Germany's Place in Post-Postwar Europe
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In Europe's Name: Germany and the Divided Continent, by Timothy Garton Ash. New York: Random House, 1993. 680 pages. $27.50. ISBN 0394-55711-5.
"Ende gut, alles gut" ("All's well that end's well"). What more can one say of the tortuous decades that led to German unification. A lot, of course, and Timothy Garton Ash says it well. The British, it is often alleged, are born with a good prose style, best exemplified in this instance by a lightness of tone in just those moments when ponderousness might be expected. Here he is describing the effect of the conciliatory gestures made by Chancellor Kohl toward the Honecker regime during the mid-1980s:
Flattered and reassured, Honecker did not, as intended, relax his grip on his subjects in the GDR. In fact, he tightened it, but he did relax his grip on reality. West German illusions about East Germany reinforced his own, thus contributing to hubris, followed by nemesis. Hence our ultimate paradox of West German policy towards the GDR: they got it right because they got it wrong!
But this is an establishment book, funded by the Ford Foundation, fostered by the Woodrow Wilson International Center, vetted by the likes of Fritz Stern, and sponsored by the author's Oxford Colleague, Ralf Dahrendorf. It thus boils down to a defense of the existing Oder-Neisse line as Germany's eastern border. The difficulty is that this really cannot be done except by resort to enormous and persistent lies. For one thing, Mr. Ash, like most of his cohorts, simply cannot bring himself to consider the expulsion of Germans from East Prussia, Pomerania, Silesia, and the Sudetenland as a crime. No, these territories are to be considered as having been "gambled away." This is the establishment view, and enforced by propaganda of much less subtle nature than this scholarly book provides. That this expulsion of millions represented in historical fact the most massive crime in the annals of the Second World War and its aftermath is what the establishment cannot face, and of course it needs the Holocaust mythology all the more desperately to sustain the self-delusion.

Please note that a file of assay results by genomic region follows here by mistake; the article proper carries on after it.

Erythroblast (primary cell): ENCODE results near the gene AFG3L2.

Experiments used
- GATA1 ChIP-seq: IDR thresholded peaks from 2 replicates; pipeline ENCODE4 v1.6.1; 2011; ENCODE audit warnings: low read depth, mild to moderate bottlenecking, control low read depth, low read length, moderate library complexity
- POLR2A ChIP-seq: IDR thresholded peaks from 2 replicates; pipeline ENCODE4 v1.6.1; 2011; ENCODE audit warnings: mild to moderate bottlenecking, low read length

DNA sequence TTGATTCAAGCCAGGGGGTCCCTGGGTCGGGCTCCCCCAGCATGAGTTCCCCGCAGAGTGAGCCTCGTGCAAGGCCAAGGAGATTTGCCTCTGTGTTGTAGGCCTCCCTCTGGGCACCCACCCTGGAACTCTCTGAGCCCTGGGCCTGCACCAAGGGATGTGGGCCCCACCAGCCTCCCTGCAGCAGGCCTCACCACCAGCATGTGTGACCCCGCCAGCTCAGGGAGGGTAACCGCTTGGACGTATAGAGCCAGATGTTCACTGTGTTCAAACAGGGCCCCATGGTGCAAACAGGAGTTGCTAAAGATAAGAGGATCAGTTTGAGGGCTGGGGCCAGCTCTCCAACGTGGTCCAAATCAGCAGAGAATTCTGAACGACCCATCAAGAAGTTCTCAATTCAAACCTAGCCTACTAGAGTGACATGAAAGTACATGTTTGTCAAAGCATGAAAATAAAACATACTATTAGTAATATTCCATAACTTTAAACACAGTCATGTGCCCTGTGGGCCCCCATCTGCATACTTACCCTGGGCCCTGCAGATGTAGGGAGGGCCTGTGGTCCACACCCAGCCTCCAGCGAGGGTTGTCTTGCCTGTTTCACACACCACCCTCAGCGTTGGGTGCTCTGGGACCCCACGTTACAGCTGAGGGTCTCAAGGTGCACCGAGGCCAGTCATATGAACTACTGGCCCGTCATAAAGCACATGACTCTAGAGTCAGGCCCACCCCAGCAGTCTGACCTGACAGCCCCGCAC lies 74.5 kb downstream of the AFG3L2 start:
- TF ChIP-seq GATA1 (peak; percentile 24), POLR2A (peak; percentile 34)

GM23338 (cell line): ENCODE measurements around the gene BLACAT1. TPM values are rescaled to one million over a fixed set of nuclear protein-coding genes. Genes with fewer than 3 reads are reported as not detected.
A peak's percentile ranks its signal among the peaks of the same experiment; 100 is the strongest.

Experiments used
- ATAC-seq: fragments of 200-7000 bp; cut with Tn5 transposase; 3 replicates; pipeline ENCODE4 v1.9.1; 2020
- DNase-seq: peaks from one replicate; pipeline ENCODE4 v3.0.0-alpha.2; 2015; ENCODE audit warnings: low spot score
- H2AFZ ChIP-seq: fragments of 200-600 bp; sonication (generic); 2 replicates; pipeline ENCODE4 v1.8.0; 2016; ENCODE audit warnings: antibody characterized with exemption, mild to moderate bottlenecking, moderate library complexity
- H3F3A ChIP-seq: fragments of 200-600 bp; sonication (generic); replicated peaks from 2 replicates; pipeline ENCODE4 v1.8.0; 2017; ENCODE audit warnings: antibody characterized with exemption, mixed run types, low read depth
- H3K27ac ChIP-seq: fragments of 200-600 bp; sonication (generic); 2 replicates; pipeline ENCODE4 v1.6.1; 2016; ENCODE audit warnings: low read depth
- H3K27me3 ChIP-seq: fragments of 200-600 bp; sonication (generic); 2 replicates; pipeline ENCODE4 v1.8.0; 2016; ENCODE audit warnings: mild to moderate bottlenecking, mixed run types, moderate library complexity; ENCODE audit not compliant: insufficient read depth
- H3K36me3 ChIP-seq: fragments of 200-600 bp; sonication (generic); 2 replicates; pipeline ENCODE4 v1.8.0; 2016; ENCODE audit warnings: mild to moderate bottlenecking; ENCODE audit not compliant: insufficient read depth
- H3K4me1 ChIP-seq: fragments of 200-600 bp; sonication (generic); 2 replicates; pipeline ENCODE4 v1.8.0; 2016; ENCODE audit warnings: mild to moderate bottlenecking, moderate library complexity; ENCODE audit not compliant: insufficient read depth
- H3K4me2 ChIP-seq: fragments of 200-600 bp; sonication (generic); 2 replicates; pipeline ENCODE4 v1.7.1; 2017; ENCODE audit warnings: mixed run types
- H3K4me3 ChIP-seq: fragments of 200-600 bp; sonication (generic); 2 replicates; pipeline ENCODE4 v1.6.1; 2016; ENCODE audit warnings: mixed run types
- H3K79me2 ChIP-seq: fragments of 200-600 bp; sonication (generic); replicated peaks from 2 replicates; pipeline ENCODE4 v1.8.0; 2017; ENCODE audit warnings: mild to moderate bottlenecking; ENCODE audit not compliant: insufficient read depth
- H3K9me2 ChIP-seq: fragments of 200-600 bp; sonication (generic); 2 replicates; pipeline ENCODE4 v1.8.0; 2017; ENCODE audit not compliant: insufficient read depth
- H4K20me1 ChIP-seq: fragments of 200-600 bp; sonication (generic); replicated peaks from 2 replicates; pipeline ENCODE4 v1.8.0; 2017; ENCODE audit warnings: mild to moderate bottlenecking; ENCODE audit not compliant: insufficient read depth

Thus there is a reciprocal relationship between the persecution of revisionists in Germany (and elsewhere) and the insistence that no atonement is owed to the victims (and their assigns) of the expulsion. Can this viewpoint be defended in perpetuity, as Mr. Ash so devoutly wishes? The merest glance at a map of reunified Germany suggests the improbability of such mass historical hypnosis continuing to prevail. After all, Stettin (Szczecin) is virtually next door to Berlin, and the Oder river traffic, if it is to be restored at all, will be largely German or German-controlled. (In 1914 Stettin handled more than four million tons of barge cargo traffic, nearly all of it German.) In 1945 it was evidently thought Stettin would become a significant outlet for the imports and exports of the Upper Silesian industrial complex. Under Polish aegis, this complex today can scarcely produce a bedpan, let alone any merchandise competitive on world markets.
Yet typically, Mr. Ash ends his book with a plea to Germans to be reasonable and to acquire "the new habit of not fully exerting the power they had." Of course he doesn't dream of appealing to the Poles or anyone else to be similarly reasonable.
This is not a good time to be in the business of publishing maps and atlases. Perhaps if this could be done in loose-leaf form it would be less risky. Mr. Ash signifies his awareness of these vagaries by appending a series of six maps to his book, among which the current one already promises to be the most evanescent. But he ventures no predictions. The establishment experts have been taught a lesson.
Political language – and with variations this is true of all polotical parties, from Conservatives to Anarchists – is designed to make lies sound truthful and murder acceptable, and to give an appearance of solidarity to pure wind.
Additional information about this document
|Title:||Germany's Place in Post-Postwar Europe, Book Review|
|Sources:||The Journal of Historical Review, vol. 15, no. 1 (January/February 1995), p. 45|
|First posted on CODOH:||Dec. 14, 2012, 6 p.m.|